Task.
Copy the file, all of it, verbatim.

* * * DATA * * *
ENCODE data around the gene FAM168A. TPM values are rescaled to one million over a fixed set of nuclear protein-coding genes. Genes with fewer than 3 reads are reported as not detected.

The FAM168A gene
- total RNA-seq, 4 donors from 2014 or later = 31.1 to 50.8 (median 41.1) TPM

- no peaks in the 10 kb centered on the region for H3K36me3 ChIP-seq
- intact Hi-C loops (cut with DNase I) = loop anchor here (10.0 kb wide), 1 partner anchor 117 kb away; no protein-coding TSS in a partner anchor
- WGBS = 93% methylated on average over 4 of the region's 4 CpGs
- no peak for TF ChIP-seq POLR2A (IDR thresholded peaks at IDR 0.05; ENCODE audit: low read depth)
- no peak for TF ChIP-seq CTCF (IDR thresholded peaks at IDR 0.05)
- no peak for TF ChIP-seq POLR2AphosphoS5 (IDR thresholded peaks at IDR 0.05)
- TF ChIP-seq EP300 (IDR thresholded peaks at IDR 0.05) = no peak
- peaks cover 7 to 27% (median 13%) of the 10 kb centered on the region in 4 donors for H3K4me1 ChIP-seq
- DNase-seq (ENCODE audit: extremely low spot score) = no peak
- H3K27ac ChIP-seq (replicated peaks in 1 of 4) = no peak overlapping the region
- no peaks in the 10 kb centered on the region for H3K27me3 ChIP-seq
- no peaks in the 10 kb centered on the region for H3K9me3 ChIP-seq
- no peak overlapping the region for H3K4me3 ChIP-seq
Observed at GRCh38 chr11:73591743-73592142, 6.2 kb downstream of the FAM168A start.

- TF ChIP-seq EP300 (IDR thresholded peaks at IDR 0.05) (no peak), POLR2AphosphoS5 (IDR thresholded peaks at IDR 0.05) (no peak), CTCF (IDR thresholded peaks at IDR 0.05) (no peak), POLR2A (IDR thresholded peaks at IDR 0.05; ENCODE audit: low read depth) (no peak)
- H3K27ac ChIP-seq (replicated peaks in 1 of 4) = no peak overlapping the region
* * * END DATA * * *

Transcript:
ENCODE data around the gene FAM168A. TPM values are rescaled to one million over a fixed set of nuclear protein-coding genes. Genes with fewer than 3 reads are reported as not detected.

The FAM168A gene
- total RNA-seq, 4 donors from 2014 or later = 31.1 to 50.8 (median 41.1) TPM

- no peaks in the 10 kb centered on the region for H3K36me3 ChIP-seq
- intact Hi-C loops (cut with DNase I) = loop anchor here (10.0 kb wide), 1 partner anchor 117 kb away; no protein-coding TSS in a partner anchor
- WGBS = 93% methylated on average over 4 of the region's 4 CpGs
- no peak for TF ChIP-seq POLR2A (IDR thresholded peaks at IDR 0.05; ENCODE audit: low read depth)
- no peak for TF ChIP-seq CTCF (IDR thresholded peaks at IDR 0.05)
- no peak for TF ChIP-seq POLR2AphosphoS5 (IDR thresholded peaks at IDR 0.05)
- TF ChIP-seq EP300 (IDR thresholded peaks at IDR 0.05) = no peak
- peaks cover 7 to 27% (median 13%) of the 10 kb centered on the region in 4 donors for H3K4me1 ChIP-seq
- DNase-seq (ENCODE audit: extremely low spot score) = no peak
- H3K27ac ChIP-seq (replicated peaks in 1 of 4) = no peak overlapping the region
- no peaks in the 10 kb centered on the region for H3K27me3 ChIP-seq
- no peaks in the 10 kb centered on the region for H3K9me3 ChIP-seq
- no peak overlapping the region for H3K4me3 ChIP-seq
Observed at GRCh38 chr11:73591743-73592142, 6.2 kb downstream of the FAM168A start.

- TF ChIP-seq EP300 (IDR thresholded peaks at IDR 0.05) (no peak), POLR2AphosphoS5 (IDR thresholded peaks at IDR 0.05) (no peak), CTCF (IDR thresholded peaks at IDR 0.05) (no peak), POLR2A (IDR thresholded peaks at IDR 0.05; ENCODE audit: low read depth) (no peak)
- H3K27ac ChIP-seq (replicated peaks in 1 of 4) = no peak overlapping the region